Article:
Middle East Respiratory Syndrome
What is it?
MERS-CoV is the virus that causes Middle East respiratory syndrome (MERS). It is a coronavirus, part of the same family of viruses that causes the common cold and SARS (severe acute respiratory syndrome). MERS is a zoonotic disease, meaning it passes from animals to humans. It’s thought that camels are a major source of infection in people (known as primary cases). Raising camels, eating undercooked camel meat, and drinking raw camel milk or urine are risk factors for the disease in humans. MERS-CoV can also spread from person to person, usually through close contact (known as secondary cases).
Where does it occur?
The disease was first reported in Saudi Arabia in 2012, and most reported cases have been linked to countries in and around the Arabian Peninsula.
According to WHO, since 2012 until 31 May 2020, the total number of laboratory-confirmed MERS-CoV infection cases reported globally is 2562 with 881 associated deaths.
The majority of these cases were reported from Saudi Arabia.
In 2015, a large outbreak occurred in South Korea as a result of a single super-spreading event, transmitting the virus to 82 people in three days.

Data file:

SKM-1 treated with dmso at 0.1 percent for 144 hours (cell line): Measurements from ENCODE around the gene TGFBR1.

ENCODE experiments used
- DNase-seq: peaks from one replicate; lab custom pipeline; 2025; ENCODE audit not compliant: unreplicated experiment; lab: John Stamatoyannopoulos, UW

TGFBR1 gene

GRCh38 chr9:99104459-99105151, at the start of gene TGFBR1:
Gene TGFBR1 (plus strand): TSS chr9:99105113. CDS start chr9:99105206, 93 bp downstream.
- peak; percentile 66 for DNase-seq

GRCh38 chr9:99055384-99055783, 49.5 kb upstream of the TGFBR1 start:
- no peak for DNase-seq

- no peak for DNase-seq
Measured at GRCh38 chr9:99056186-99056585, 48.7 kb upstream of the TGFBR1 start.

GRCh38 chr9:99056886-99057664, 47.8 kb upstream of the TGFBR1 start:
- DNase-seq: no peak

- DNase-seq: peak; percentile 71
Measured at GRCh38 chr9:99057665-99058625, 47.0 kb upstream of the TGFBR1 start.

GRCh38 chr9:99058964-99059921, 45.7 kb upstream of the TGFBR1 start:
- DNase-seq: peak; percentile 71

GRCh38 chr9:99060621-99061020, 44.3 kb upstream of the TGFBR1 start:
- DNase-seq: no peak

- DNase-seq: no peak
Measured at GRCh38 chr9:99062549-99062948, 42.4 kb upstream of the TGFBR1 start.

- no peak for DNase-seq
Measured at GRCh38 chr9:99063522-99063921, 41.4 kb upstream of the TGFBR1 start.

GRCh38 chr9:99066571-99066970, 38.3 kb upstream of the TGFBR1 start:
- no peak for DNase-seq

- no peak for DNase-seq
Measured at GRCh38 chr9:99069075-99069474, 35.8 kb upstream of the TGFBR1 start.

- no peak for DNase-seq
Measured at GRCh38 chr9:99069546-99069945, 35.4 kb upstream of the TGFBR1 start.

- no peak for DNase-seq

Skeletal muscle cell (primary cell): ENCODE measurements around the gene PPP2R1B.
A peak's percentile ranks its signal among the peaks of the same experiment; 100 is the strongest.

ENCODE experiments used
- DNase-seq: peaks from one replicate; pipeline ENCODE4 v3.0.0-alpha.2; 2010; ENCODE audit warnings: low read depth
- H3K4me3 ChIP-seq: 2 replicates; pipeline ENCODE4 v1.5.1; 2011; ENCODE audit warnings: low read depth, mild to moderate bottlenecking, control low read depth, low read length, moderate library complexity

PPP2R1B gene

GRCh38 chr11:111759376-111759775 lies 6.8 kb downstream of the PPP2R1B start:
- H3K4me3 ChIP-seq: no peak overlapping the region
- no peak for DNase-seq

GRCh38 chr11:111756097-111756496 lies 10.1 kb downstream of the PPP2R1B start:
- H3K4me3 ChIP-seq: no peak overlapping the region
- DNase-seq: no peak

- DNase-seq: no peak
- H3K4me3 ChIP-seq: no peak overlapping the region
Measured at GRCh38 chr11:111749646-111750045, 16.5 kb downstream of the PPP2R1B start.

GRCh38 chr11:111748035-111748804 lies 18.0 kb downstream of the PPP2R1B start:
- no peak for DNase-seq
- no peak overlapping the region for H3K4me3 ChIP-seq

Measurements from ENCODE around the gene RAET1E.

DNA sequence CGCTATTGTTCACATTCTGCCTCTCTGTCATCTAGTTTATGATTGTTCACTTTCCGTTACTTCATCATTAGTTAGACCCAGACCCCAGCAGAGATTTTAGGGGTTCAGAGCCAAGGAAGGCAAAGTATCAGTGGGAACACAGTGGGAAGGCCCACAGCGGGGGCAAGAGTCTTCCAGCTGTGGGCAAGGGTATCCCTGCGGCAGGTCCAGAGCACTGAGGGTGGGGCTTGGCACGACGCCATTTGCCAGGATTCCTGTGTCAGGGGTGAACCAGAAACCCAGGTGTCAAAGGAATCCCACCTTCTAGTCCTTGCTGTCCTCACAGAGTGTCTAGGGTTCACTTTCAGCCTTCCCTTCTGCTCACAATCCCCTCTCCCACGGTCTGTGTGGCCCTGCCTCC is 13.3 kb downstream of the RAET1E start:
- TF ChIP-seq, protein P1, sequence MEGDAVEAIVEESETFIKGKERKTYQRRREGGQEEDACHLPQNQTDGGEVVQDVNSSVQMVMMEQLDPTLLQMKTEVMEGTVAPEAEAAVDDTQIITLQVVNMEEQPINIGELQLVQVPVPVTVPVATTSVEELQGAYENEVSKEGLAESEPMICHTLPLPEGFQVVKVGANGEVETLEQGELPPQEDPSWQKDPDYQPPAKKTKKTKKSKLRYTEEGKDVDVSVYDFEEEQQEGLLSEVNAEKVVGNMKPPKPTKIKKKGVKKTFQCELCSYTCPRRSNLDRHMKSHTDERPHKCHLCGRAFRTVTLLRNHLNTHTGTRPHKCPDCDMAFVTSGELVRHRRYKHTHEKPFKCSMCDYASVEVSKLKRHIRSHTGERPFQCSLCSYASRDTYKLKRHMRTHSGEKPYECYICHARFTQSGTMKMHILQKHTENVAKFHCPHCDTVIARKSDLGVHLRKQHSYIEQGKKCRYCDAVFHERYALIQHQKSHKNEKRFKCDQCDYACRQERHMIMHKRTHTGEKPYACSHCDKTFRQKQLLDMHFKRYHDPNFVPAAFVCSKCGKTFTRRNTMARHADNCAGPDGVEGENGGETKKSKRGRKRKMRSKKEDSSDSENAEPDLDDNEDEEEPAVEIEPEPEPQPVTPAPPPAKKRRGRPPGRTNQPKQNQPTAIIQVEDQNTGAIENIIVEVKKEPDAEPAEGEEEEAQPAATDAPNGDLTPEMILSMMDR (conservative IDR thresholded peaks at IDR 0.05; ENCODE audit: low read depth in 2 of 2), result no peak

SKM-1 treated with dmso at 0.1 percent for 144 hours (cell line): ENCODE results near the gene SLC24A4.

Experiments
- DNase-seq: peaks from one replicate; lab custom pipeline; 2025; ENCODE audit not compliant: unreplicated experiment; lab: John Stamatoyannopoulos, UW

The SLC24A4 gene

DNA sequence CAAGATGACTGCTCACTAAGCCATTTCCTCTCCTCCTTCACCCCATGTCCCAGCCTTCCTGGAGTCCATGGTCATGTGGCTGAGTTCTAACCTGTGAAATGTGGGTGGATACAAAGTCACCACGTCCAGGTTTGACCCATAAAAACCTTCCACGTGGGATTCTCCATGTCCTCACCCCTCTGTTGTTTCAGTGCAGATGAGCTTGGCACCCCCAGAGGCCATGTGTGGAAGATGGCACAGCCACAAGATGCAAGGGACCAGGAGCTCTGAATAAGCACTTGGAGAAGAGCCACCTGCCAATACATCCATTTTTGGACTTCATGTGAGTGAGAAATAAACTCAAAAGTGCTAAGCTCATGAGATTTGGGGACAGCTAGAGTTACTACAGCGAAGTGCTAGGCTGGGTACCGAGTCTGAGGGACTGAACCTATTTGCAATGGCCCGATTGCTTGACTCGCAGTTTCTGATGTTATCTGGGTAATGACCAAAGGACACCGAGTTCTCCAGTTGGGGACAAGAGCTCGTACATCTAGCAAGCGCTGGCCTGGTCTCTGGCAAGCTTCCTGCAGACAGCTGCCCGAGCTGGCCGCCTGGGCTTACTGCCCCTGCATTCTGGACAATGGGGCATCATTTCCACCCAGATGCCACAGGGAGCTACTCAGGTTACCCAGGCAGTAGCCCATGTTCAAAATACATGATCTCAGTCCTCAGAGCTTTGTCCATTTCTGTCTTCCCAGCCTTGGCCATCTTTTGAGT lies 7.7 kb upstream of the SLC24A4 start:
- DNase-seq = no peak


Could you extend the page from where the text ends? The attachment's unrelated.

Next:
Since 2012, cases have been reported in 27 countries. 12 countries in the Eastern Mediterranean region have reported cases.
Who does it affect?
MERS-CoV can infect people of any age. It causes a severe acute respiratory illness with fever, cough and shortness of breath. Gastrointestinal symptoms can also occur. Around 35-37% of people reported as having MERS have died, many of whom already had an underlying medical condition.
The age group 50–59 years continues to be at highest risk for acquiring infection of primary cases. The age group 30–39 years is most at risk for secondary cases. The number of deaths is higher in the age group 50-59 years for primary cases and 70-79 years for secondary cases.
How do we currently prevent infections?
People are advised to try and prevent getting infected by avoiding undercooked or raw camel products, and by being hygienic, especially around animals.
There is currently no specific antiviral treatment for or vaccine against MERS-CoV.
How is CEPI supporting MERS vaccine R&D?
CEPI has 5 MERS vaccine candidates in its portfolio – Inovio Pharmaceuticals, Themis Bioscience, Janssen Vaccines & University of Oxford, IDT Biologika and the University of Queensland.
With partnerships initiated to advance development of MERS vaccine candidates, CEPI was able to use this knowledge of another coronavirus and act quickly in response to the COVID-19 pandemic.
In October 2020, the MERS antibody reference standard – which works as a comparator so that you can assess whether a MERS vaccine candidate induces a ‘good’ immune response – developed with CEPI funding by IVI, was approved by the WHO Expert Committee on Biological Standardization (ECBS).